Respiratory rate

Results from the present study suggest that respiratory rate was not associated with symptoms over the 6-week study period. However, analysis prior to an AECOPD suggests that respiratory rate may be useful in predicting an AECOPD. Respiratory rate telemonitoring to predict an AECOPD has shown inconsistent results [11,12,13,14,15,16, 25, 36]. Our findings are in line with other studies that have measured respiratory rate continuously in those receiving LTOT, as Yanez et al. [14] observed a change in respiratory rate from baseline, with a 15–30% increase (2.3–4.4 breaths/min) 24–48 h before hospitalisation. Blouet et al. [12] reported a smaller increase of 2.1 breaths/min across 10 days preceding admission to hospital for a severe AECOPD. In the present study, on average, respiratory rate increased by 2.0 breaths/min 3 days prior to exacerbation and by 2.2 breaths/min the day before the onset. Most previous studies that have remotely monitored respiratory rate have typically recruited people with stable COPD symptoms to predict exacerbations [12,13,14,15], and we have observed a similar increase in respiratory rate for those experiencing an AECOPD during recovery from hospitalisation. Vital sign variation between individuals makes their predictive capabilities more challenging [6], however, respiratory rate warrants further exploration as a possible early predictor of readmission post-discharge.

In the present study, all participants who wore the LifeMonitor during the exacerbation period experienced an increase in respiratory rate. Our results are in accordance with other studies that have observed an increase in respiratory rate for patients hospitalised for an AECOPD [10, 11]. Although respiratory rate is the most common objective measurement of respiration, there are other respiratory changes associated with an AECOPD and recovery. For example, lung mechanics [37], respiratory sounds [38] and neural respiratory drive [17] have been assessed in an AECOPD population but difficulties still remain in the use of non-invasive, continuous measurement modalities that are accepted by people with COPD.

Heart rate

In the present study, HR values over the six weeks were associated with symptoms and changes in HR could possibly predict an AECOPD. Previous studies have provided mixed results regarding the use of HR in predicting exacerbations, with some studies suggesting that HR cannot predict an AECOPD [36, 39]. Our results are in accordance with other studies that identified HR as a useful vital sign for predicting exacerbations [6, 7, 15, 40]. The present study found that HR increased by 8 bpm 3 days prior to exacerbation onset; similar to Burton et al. [6], Rajeh et al. [40] and Hurst et al. [7] (increase of 7 bpm at the start of exacerbation, increase of 7 bpm the day before and 7 bpm 3 days before an AECOPD), and greater than Shah et al. [15] (3 bpm increase in the week prior to exacerbation onset). The assessment of patient symptoms is varied among studies, and as such a more comprehensive symptom diary may provide more detail regarding changes in patients health. The increase in respiratory rate prior to an AECOPD observed in the present study and other studies [6, 7, 15, 40], may be due to the identification of milder exacerbations via a detailed symptom diary.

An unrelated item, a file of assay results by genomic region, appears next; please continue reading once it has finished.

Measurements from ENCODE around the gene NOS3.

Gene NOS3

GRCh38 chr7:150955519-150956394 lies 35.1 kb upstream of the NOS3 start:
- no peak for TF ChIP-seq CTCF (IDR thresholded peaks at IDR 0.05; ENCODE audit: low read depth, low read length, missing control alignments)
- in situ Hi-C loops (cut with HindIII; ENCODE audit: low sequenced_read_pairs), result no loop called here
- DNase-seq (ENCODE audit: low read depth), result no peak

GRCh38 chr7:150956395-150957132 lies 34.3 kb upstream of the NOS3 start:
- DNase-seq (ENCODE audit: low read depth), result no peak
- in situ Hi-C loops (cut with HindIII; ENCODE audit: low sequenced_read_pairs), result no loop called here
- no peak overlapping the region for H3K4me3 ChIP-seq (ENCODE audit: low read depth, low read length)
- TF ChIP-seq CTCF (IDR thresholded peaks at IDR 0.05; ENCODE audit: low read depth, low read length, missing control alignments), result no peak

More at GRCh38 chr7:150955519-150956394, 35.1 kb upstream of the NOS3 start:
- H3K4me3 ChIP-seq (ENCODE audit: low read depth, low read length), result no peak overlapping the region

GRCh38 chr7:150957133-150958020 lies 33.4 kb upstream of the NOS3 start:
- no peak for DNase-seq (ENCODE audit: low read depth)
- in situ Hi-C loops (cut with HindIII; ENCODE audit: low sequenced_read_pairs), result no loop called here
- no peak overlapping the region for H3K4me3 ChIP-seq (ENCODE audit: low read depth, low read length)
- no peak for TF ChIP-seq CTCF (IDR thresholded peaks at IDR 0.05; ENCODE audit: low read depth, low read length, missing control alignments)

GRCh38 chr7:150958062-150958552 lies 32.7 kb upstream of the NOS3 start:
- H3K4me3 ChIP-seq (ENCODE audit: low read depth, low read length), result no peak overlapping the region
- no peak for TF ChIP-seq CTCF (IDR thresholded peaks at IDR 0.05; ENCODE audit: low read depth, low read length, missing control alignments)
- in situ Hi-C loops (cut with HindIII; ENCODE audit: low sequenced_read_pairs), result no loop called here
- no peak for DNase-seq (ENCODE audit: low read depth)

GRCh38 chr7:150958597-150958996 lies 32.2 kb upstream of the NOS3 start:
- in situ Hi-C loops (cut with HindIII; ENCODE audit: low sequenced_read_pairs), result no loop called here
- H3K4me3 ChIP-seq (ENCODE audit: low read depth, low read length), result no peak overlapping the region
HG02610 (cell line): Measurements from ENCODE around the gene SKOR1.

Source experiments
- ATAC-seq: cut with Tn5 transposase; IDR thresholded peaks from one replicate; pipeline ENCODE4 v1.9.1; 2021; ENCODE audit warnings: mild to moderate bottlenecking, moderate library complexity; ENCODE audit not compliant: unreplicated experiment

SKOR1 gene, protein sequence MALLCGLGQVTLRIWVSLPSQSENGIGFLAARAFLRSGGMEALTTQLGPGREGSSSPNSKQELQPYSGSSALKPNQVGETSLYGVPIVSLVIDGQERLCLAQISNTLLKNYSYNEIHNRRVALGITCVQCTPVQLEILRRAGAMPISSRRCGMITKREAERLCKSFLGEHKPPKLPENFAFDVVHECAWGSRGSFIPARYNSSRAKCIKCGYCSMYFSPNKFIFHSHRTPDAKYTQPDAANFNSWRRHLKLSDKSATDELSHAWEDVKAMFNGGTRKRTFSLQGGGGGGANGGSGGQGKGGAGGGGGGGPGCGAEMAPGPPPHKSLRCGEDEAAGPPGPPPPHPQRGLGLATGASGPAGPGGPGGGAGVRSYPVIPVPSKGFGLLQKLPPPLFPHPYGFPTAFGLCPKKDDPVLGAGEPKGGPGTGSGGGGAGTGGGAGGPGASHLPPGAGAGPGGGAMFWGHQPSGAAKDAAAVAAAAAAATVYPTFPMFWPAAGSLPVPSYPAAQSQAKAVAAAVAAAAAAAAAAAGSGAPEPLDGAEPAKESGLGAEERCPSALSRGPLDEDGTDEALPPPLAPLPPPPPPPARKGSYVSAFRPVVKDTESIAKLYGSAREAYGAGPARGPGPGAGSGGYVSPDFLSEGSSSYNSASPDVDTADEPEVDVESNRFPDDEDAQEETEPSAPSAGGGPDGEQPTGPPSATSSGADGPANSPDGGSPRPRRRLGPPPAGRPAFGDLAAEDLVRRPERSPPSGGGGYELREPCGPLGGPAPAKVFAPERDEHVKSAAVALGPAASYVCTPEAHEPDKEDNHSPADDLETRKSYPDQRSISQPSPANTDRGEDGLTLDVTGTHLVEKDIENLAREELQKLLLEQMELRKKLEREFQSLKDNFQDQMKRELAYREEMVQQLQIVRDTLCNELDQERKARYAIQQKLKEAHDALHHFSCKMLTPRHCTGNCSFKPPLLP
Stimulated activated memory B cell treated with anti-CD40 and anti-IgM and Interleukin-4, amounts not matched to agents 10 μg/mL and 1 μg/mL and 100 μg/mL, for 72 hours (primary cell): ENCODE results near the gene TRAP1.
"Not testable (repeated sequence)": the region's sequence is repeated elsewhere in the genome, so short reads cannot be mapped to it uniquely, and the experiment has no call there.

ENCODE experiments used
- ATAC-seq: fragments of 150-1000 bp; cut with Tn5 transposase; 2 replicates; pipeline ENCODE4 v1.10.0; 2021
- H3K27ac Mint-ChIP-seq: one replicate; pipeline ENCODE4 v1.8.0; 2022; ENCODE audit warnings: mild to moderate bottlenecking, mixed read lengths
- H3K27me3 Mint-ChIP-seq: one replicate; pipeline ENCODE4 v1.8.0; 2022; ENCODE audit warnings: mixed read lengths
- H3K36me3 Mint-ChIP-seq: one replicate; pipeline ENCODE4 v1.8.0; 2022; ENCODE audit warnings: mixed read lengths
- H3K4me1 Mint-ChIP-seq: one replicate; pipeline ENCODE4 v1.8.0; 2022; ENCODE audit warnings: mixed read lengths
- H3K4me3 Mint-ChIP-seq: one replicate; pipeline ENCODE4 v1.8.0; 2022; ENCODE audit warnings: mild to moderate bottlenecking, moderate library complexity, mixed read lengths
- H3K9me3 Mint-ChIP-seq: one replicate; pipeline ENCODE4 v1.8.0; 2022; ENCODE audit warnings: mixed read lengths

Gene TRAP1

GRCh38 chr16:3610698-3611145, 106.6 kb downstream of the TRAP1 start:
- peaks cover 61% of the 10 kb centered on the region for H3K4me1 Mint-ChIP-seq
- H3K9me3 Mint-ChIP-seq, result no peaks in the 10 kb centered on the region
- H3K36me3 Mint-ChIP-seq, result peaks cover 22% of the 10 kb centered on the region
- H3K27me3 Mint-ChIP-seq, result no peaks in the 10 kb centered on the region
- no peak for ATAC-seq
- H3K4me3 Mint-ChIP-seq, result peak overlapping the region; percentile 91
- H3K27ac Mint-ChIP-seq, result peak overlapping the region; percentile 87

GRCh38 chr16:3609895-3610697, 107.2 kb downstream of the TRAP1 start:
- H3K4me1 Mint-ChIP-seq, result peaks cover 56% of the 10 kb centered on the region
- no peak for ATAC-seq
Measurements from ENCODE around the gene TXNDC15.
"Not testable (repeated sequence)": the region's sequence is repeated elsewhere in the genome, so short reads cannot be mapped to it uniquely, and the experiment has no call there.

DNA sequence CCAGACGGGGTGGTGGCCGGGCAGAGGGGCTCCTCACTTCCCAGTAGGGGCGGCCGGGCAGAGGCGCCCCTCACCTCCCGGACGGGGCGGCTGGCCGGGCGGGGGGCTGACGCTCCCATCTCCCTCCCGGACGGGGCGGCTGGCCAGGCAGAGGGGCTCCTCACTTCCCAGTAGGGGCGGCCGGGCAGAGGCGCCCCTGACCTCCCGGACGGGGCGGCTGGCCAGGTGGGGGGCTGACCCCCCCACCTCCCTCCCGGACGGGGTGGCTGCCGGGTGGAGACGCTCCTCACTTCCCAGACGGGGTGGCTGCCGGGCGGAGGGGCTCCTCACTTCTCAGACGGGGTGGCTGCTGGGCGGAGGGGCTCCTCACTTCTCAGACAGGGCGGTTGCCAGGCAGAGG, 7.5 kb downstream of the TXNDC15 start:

Both patients and clinicians express considerable confidence in pulse oximetry [22], and as such many studies have remotely monitored both HR and oxygen saturation (SpO2) in combination using pulse oximetry [6, 7, 15, 40]. Whilst some studies have highlighted the use of pulse oximetry for predicting AECOPDs [7, 25, 36], measurements are often limited to once daily as practical issues of continuous and non-invasive monitoring exist. Blood pressure (BP) has also been assessed as a vital sign to predict exacerbations and hospital admissions [41], however, similar to SpO2, it is impractical to continuously measure BP during free-living conditions. It should be noted that the Equivital LifeMonitor used in the present study can monitor SpO2 and BP using additional devices connected to the vest. However, other studies have shown participants prefer devices without a pulse-oximeter probe [42], and at the time of the study additional devices were not deemed feasible according to patient and public involvement feedback and would have had implications of battery and memory life restricting extended monitoring periods. Given the more recent advances in cuffless BP measurements, Hosanee et al. [43] have suggested that a wrist device may be the most appropriate cuffless BP measurement, and although a wrist device is often preferred by people living with COPD [28], there are technical implications for measuring heart rate and respiratory rate [11]. Future integration of wearable technology remains a challenge due to the difficulties in capturing SpO2, BP, respiratory rate, heart rate, skin temperature and physical activity measurements with a single, non-invasive device.